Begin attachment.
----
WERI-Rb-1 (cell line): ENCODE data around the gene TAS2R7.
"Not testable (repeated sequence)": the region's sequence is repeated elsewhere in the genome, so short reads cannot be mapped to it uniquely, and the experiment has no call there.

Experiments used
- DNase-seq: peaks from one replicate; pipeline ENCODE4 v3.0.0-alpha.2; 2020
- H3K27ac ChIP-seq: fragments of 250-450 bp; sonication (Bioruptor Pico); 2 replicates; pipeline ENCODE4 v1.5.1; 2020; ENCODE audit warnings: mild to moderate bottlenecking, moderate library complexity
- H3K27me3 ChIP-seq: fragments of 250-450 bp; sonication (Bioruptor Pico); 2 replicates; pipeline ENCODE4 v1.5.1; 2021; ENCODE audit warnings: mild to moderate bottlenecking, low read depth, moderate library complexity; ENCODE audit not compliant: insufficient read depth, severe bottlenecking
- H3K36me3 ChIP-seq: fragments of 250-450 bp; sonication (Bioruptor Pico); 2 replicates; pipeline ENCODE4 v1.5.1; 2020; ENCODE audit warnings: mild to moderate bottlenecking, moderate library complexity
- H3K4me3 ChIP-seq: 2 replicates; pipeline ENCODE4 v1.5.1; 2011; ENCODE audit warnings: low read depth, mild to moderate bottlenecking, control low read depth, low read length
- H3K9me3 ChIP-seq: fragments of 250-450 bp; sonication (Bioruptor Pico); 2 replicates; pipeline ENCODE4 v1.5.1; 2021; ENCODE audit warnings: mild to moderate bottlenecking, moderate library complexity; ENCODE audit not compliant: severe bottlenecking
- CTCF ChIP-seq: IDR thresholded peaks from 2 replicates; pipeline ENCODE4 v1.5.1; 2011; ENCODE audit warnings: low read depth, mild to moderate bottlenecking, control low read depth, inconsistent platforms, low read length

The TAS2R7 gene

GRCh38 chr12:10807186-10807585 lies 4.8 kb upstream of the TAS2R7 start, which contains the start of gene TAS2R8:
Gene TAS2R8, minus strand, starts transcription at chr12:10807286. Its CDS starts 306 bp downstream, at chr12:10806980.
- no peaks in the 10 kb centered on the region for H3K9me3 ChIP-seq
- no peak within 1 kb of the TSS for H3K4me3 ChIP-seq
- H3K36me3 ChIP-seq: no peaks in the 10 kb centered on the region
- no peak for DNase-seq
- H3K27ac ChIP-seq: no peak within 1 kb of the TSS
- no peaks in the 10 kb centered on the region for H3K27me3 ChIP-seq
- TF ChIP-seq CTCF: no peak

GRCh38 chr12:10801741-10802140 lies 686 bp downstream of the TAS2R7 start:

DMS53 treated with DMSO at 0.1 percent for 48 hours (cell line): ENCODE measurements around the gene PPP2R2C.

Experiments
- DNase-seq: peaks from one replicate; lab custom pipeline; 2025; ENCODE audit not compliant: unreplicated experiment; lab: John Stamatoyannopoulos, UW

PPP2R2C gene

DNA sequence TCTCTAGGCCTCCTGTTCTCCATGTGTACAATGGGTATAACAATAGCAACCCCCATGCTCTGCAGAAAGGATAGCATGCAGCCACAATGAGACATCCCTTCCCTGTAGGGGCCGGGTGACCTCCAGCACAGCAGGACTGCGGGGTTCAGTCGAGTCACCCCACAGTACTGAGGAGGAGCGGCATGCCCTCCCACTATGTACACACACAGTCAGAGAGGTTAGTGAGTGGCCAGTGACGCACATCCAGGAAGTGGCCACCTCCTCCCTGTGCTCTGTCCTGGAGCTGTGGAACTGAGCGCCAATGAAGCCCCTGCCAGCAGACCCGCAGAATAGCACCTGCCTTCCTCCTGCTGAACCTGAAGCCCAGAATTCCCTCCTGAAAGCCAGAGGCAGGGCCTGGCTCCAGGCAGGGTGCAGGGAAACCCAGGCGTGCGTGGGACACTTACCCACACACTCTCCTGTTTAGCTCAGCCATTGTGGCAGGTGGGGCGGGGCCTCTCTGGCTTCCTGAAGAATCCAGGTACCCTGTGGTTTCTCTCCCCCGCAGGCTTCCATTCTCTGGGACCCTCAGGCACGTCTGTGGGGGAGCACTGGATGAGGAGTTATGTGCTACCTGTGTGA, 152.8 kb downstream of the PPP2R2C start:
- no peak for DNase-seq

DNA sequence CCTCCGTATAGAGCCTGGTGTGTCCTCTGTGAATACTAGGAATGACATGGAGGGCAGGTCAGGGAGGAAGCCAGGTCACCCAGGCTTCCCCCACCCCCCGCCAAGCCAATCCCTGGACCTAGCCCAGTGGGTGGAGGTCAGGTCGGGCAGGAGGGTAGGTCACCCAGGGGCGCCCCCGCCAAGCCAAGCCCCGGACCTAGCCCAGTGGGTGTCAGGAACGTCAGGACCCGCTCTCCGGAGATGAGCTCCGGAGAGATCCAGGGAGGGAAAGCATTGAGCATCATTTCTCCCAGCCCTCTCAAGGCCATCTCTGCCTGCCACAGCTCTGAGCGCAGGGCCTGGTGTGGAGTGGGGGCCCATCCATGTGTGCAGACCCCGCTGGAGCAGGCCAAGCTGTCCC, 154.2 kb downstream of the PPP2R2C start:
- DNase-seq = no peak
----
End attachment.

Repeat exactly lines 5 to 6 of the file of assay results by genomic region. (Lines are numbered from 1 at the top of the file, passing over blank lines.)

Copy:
- H3K27ac ChIP-seq: fragments of 250-450 bp; sonication (Bioruptor Pico); 2 replicates; pipeline ENCODE4 v1.5.1; 2020; ENCODE audit warnings: mild to moderate bottlenecking, moderate library complexity
- H3K27me3 ChIP-seq: fragments of 250-450 bp; sonication (Bioruptor Pico); 2 replicates; pipeline ENCODE4 v1.5.1; 2021; ENCODE audit warnings: mild to moderate bottlenecking, low read depth, moderate library complexity; ENCODE audit not compliant: insufficient read depth, severe bottlenecking